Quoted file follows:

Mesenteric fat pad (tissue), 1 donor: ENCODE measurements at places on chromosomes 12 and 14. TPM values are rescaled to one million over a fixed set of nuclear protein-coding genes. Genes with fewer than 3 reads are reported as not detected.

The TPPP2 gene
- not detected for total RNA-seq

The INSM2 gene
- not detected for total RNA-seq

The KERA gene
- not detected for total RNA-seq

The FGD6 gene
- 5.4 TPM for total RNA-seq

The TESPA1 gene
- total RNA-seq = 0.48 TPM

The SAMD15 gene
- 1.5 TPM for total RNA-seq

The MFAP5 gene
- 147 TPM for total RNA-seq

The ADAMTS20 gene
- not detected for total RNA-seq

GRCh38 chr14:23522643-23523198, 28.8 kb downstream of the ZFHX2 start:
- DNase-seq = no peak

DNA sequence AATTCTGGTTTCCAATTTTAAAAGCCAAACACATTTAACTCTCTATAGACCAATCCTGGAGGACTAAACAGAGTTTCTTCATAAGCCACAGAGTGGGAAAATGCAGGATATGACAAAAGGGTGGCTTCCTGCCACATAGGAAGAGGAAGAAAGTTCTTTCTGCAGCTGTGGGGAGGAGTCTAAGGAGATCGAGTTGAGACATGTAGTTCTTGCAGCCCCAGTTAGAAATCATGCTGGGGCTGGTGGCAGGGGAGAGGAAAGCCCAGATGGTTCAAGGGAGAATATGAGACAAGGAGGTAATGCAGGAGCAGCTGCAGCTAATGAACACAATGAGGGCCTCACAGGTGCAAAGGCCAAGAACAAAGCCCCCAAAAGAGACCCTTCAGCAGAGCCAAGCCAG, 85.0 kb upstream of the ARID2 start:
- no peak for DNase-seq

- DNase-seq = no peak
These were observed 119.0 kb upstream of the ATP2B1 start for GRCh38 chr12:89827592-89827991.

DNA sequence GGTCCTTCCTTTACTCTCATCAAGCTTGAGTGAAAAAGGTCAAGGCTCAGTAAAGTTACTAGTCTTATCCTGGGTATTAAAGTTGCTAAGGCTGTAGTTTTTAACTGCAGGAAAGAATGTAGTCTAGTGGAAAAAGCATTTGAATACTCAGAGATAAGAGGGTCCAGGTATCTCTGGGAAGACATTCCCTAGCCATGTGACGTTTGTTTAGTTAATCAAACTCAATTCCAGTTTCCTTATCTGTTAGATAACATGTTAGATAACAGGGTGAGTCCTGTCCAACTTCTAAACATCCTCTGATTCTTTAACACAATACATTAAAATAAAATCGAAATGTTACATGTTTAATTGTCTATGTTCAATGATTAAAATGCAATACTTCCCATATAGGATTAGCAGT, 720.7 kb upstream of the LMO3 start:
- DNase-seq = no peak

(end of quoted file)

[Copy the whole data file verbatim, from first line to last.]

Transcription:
Mesenteric fat pad (tissue), 1 donor: ENCODE measurements at places on chromosomes 12 and 14. TPM values are rescaled to one million over a fixed set of nuclear protein-coding genes. Genes with fewer than 3 reads are reported as not detected.

The TPPP2 gene
- not detected for total RNA-seq

The INSM2 gene
- not detected for total RNA-seq

The KERA gene
- not detected for total RNA-seq

The FGD6 gene
- 5.4 TPM for total RNA-seq

The TESPA1 gene
- total RNA-seq = 0.48 TPM

The SAMD15 gene
- 1.5 TPM for total RNA-seq

The MFAP5 gene
- 147 TPM for total RNA-seq

The ADAMTS20 gene
- not detected for total RNA-seq

GRCh38 chr14:23522643-23523198, 28.8 kb downstream of the ZFHX2 start:
- DNase-seq = no peak

DNA sequence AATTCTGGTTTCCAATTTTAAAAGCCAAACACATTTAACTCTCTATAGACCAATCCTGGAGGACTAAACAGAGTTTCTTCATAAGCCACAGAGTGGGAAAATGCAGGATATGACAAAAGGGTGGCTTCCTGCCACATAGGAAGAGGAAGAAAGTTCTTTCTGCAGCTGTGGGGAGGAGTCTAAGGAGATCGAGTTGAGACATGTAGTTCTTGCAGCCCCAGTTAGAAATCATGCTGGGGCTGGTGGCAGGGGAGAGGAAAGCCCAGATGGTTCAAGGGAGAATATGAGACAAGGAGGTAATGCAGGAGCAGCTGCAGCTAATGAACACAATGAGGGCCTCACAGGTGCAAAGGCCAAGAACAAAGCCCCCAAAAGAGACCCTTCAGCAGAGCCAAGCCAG, 85.0 kb upstream of the ARID2 start:
- no peak for DNase-seq

- DNase-seq = no peak
These were observed 119.0 kb upstream of the ATP2B1 start for GRCh38 chr12:89827592-89827991.

DNA sequence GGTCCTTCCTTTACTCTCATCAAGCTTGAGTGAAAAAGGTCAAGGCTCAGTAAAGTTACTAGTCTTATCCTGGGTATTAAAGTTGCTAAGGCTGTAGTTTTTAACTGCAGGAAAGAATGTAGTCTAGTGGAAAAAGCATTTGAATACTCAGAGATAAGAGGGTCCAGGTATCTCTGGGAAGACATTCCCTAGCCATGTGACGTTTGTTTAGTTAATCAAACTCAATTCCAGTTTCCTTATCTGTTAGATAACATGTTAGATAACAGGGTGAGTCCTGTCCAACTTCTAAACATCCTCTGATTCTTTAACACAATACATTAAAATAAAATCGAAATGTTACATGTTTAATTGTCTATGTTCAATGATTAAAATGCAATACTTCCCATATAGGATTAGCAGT, 720.7 kb upstream of the LMO3 start:
- DNase-seq = no peak